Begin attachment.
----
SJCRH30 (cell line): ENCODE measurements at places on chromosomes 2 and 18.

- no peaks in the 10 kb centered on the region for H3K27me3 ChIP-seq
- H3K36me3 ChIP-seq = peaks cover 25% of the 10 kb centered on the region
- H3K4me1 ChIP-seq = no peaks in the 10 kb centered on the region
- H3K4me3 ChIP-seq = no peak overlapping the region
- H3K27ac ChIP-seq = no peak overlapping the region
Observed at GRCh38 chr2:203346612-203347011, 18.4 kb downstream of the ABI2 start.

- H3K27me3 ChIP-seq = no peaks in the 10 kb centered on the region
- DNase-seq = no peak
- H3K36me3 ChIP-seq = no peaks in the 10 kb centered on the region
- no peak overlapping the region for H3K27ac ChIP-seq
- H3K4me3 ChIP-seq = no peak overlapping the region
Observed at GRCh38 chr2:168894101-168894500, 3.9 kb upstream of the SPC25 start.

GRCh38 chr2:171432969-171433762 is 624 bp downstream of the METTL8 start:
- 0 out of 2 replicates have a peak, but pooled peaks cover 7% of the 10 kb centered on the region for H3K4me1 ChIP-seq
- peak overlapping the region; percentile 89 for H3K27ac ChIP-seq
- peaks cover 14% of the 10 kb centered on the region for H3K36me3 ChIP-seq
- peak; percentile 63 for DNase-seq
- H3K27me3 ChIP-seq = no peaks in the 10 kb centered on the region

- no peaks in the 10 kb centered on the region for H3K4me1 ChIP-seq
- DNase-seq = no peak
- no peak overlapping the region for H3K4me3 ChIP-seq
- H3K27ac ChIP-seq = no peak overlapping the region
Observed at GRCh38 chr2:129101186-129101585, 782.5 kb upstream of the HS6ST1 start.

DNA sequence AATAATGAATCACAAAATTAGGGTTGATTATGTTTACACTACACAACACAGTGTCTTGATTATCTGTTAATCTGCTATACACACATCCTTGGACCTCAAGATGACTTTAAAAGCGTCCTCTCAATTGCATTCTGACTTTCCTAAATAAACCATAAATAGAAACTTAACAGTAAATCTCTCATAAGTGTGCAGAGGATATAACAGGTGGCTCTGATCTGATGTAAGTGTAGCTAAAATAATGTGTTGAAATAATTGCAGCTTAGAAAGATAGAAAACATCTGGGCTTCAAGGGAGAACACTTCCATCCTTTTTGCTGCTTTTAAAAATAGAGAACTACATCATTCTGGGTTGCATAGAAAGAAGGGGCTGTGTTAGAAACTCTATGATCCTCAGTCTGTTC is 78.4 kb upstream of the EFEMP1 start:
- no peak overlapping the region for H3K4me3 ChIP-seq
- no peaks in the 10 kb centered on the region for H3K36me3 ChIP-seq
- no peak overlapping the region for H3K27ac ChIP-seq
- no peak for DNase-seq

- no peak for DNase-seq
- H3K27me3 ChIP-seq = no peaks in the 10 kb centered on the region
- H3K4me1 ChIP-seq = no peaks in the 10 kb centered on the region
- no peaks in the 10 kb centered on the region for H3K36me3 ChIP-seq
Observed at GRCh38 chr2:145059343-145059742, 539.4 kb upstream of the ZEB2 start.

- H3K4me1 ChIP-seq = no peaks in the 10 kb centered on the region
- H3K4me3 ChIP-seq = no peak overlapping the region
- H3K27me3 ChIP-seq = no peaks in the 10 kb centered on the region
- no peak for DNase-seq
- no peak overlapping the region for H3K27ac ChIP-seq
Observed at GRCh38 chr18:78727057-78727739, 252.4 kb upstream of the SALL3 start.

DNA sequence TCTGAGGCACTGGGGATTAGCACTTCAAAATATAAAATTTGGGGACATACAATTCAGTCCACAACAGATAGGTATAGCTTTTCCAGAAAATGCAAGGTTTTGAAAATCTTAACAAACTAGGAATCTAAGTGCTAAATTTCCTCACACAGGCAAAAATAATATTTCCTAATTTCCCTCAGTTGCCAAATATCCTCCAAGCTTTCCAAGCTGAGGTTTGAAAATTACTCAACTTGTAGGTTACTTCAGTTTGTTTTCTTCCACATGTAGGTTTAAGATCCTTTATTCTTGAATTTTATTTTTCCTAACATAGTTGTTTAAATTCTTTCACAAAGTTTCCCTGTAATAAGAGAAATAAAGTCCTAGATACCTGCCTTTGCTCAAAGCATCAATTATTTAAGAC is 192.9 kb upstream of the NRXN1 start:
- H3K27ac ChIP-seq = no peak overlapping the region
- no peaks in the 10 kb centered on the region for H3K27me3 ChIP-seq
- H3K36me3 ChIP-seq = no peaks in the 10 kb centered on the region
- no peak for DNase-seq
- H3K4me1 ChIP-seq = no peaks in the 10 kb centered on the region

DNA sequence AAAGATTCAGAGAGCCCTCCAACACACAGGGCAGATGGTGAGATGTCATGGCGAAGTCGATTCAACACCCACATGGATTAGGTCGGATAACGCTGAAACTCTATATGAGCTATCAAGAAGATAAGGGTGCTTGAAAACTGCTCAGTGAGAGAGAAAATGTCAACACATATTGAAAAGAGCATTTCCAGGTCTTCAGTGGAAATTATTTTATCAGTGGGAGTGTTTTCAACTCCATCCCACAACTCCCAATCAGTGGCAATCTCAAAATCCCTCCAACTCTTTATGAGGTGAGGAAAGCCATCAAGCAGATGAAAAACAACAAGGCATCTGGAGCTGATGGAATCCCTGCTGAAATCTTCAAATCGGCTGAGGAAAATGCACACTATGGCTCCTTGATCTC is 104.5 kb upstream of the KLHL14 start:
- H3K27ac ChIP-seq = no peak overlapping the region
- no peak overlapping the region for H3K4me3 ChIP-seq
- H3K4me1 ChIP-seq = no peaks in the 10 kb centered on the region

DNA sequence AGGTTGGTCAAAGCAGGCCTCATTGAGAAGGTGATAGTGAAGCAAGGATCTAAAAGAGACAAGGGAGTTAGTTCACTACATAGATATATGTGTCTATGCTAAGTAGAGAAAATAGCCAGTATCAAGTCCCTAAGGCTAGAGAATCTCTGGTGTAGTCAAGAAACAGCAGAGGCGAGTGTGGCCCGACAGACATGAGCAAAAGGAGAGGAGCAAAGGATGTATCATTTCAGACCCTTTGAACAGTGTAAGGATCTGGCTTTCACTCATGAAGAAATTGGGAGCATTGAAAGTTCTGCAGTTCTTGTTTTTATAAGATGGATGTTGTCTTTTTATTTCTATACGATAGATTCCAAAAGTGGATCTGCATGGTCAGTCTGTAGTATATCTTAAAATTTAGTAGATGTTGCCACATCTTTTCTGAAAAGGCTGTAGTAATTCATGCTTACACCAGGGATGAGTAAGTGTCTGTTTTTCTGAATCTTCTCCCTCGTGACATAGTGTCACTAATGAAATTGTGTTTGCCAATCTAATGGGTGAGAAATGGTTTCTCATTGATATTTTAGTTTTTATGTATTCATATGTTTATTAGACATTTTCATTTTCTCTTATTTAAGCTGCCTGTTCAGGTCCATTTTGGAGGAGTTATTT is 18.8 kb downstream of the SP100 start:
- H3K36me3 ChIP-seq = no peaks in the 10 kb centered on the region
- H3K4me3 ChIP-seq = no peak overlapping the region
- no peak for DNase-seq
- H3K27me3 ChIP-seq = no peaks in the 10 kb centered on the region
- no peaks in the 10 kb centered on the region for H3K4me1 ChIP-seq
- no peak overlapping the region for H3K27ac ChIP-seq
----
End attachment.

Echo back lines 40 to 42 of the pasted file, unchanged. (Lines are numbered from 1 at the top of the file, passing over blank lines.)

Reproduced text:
Observed at GRCh38 chr18:78727057-78727739, 252.4 kb upstream of the SALL3 start.

DNA sequence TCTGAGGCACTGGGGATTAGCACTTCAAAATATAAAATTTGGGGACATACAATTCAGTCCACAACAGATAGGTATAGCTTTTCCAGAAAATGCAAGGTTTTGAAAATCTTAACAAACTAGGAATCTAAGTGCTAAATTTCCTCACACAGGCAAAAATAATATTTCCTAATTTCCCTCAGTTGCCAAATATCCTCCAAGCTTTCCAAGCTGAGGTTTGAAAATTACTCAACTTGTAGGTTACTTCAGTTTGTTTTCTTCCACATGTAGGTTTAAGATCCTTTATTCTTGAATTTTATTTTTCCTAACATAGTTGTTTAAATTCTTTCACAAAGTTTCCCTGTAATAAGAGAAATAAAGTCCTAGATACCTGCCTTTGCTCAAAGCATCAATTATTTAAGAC is 192.9 kb upstream of the NRXN1 start:
- H3K27ac ChIP-seq = no peak overlapping the region